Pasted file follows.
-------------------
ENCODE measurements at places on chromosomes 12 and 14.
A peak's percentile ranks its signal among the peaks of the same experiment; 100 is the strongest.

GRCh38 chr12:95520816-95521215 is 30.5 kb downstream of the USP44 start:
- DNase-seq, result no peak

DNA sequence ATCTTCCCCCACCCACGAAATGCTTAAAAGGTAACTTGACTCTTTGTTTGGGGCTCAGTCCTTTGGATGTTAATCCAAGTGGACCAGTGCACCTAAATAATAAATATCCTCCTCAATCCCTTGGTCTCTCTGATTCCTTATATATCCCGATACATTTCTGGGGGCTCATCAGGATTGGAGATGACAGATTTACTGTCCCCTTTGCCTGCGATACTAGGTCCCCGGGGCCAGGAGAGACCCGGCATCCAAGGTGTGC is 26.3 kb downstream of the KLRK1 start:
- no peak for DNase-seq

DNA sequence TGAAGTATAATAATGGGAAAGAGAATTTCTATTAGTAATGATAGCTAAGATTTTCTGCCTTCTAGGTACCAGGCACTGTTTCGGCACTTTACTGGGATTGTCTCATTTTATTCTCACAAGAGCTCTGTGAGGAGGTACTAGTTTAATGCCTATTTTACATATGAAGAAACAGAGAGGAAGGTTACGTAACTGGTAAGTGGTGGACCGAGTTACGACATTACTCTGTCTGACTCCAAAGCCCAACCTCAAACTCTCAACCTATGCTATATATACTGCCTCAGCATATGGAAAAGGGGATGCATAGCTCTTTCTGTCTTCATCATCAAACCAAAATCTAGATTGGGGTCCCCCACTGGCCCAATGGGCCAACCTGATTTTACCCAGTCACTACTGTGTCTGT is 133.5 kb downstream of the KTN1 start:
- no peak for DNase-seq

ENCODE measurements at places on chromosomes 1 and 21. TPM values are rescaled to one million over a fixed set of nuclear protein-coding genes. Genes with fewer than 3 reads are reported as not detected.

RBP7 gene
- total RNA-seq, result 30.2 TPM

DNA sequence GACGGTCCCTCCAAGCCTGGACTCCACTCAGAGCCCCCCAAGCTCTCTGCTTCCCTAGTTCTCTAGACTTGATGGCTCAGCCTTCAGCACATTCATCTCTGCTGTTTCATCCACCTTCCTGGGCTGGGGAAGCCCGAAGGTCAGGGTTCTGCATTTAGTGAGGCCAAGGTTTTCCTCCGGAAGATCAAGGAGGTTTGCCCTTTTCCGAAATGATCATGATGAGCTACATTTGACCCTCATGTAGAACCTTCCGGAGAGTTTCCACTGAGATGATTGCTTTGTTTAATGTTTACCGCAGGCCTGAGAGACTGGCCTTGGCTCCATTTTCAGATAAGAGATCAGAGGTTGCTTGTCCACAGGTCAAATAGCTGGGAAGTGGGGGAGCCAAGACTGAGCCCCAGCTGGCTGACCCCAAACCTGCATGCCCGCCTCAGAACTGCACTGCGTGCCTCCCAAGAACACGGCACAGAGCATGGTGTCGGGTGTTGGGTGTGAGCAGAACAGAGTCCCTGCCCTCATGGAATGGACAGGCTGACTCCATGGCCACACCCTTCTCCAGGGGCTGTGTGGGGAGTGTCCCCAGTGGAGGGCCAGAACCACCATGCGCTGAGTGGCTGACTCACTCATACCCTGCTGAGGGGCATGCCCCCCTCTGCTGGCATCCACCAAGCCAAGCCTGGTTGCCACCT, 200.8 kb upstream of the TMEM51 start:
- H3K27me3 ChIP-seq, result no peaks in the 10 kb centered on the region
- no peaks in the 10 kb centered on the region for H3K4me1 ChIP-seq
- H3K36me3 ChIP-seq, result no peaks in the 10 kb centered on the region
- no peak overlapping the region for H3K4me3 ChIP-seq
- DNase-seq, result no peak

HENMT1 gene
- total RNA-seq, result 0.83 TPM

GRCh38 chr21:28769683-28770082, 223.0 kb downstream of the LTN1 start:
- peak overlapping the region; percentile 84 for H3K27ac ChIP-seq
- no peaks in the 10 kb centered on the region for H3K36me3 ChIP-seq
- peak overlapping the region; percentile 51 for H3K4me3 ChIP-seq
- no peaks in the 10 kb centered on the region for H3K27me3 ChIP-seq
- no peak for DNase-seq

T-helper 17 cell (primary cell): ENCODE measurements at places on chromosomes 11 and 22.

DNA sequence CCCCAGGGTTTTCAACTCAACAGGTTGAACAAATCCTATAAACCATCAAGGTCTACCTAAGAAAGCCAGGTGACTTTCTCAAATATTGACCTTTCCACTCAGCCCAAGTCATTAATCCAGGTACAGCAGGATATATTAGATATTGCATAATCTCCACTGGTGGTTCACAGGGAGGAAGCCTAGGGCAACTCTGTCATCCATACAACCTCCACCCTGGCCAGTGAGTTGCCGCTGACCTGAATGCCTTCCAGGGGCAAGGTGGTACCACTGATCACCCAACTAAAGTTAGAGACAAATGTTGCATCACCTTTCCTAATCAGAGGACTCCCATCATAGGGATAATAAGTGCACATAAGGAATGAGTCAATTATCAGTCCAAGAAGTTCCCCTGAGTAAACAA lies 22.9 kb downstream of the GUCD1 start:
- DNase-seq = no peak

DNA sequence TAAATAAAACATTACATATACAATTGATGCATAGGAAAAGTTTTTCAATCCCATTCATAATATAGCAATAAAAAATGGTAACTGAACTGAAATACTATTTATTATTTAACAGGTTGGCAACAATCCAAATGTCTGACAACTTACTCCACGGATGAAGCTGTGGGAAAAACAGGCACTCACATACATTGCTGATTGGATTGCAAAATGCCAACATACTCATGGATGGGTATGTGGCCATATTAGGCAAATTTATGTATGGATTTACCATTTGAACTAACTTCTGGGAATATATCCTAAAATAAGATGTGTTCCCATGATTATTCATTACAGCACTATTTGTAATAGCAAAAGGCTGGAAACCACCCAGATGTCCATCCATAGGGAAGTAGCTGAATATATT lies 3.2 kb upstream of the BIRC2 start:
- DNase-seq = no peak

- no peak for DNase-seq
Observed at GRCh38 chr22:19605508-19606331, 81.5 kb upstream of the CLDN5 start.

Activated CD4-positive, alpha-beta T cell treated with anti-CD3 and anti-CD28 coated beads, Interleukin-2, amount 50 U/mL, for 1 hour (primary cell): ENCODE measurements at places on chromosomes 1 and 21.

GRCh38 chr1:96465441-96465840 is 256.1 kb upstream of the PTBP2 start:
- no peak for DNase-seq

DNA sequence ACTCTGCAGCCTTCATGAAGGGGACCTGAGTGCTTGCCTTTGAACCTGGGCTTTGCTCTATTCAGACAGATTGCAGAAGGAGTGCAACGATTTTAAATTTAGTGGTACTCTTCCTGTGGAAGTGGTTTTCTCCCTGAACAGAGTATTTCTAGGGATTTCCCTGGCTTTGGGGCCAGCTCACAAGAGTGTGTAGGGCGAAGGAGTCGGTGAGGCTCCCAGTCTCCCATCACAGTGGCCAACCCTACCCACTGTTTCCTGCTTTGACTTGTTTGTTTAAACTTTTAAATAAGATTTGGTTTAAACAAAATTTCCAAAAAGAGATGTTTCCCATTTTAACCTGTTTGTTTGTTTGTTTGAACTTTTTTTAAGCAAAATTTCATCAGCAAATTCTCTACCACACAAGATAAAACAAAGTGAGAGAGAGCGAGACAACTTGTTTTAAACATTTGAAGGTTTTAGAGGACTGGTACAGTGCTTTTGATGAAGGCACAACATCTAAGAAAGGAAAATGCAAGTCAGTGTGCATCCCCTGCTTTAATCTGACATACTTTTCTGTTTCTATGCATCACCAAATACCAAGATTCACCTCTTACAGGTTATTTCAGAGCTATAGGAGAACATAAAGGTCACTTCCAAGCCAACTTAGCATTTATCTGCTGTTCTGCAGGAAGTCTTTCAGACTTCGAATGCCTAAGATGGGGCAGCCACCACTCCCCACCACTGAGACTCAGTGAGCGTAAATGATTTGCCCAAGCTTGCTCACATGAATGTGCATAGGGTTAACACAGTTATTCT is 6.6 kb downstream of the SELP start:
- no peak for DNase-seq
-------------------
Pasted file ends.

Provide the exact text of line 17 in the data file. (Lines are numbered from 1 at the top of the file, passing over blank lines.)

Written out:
- DNase-seq, result no peak